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Australia cuts forecasts for wages, growth and budget surplus

Sydney

AUSTRALIA'S mid-year budget update showed economic reality is starting to bear down on the government's finances.

Treasury lowered its forecast surplus for the 12 months through June 2020 to A$5 billion (S$4.66 billion) from April's budget estimate of A$7.1 billion as it scaled back estimated tax revenues, according to the mid-year economic and fiscal outlook (MYEFO) released in Canberra on Monday.

It also predicted narrower surpluses for the following three fiscal years.

Australia's Treasurer Josh Frydenberg also cut his forecasts for gross domestic product and wages growth this fiscal year, though he dismissed concerns about the slowing economy and resisted calls for additional spending to support growth.

"With the budget back under control, our fiscal strategy now focuses on paying down Labor's debt with sustainable surpluses over the cycle," he told reporters after the release, referring to the opposition Labor party that lost office in 2013.

If Mr Frydenberg does manage to return the books to the black, it would be the first time since before the 2008 global financial crisis.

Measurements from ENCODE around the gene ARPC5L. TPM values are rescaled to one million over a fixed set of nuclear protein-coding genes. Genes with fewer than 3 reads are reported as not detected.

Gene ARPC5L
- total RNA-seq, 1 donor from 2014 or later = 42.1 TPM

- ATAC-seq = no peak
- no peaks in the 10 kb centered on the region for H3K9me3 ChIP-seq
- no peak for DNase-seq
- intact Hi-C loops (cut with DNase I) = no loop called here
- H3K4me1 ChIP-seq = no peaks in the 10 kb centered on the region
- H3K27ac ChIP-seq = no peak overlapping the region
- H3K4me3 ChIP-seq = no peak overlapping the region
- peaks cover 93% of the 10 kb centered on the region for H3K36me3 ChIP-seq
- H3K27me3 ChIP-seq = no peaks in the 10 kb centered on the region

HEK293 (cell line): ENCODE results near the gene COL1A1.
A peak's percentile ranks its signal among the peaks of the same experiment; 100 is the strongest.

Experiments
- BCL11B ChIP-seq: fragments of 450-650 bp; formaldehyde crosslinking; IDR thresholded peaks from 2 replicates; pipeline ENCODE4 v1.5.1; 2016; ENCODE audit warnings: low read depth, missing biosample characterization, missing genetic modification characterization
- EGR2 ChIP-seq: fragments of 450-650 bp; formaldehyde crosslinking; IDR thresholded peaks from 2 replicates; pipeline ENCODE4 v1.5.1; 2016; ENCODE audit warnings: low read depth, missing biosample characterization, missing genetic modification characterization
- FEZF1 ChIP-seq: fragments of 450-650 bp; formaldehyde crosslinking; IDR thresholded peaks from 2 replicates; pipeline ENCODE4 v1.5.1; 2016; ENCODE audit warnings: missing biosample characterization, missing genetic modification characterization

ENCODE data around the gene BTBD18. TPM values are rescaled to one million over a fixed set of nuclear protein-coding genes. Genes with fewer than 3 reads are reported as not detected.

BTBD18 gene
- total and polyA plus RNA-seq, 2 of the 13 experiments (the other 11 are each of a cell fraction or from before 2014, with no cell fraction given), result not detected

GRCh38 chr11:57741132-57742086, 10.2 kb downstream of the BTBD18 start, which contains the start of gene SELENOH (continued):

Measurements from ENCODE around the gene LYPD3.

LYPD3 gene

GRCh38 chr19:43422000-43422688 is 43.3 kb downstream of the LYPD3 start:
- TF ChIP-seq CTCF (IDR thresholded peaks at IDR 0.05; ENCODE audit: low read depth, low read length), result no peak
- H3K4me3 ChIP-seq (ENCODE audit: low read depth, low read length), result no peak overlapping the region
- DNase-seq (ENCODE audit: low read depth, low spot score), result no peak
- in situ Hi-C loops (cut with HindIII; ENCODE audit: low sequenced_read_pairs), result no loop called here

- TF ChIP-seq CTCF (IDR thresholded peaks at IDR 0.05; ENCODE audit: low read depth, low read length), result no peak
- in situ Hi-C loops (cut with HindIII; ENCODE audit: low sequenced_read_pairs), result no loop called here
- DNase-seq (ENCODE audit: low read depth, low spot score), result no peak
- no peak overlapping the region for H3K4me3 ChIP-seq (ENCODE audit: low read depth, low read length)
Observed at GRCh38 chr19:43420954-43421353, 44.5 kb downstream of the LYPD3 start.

By sticking to a traditional conservative government playbook of trying to pay down debt, he's flying in the face of a growing global chorus calling for looser fiscal policy, most recently with government stimulus programmes announced in New Zealand and Japan.

The Reserve Bank of Australia (RBA) in the meantime has cut interest rates three times since June as it tries to spur hiring and investment to revive a slowing economy.

"The MYEFO confirms that Australia's lopsided economic policy mix remains in place, and that the RBA continues to bear the burden of returning the economy to potential," said Bloomberg economist James McIntyre.

"While the economic outlook underpinning the budget has been downgraded closer toward realistic outcomes, the outlook for the unemployment rate and wages growth continues to confound, and stands in contrast to the sober low wage reality laid bare by the RBA."

The downgraded wage growth estimate of 2.5 per cent this fiscal year may still be overly optimistic. It's higher than any year-on-year result since the end of 2014 and above the central bank's 2.3 per cent forecast.

While GDP growth has failed to reach even 2 per cent this year, the budget has been bolstered by commodity prices that have stayed well above forecasts. Iron ore is assumed to decline towards US$55 per tonne by the end of June 2020, according to the release.

S&P Global Ratings, in a statement after the budget update, reiterated that it expects the government to maintain strong fiscal settings in order to retain the economy's AAA rating. BLOOMBERG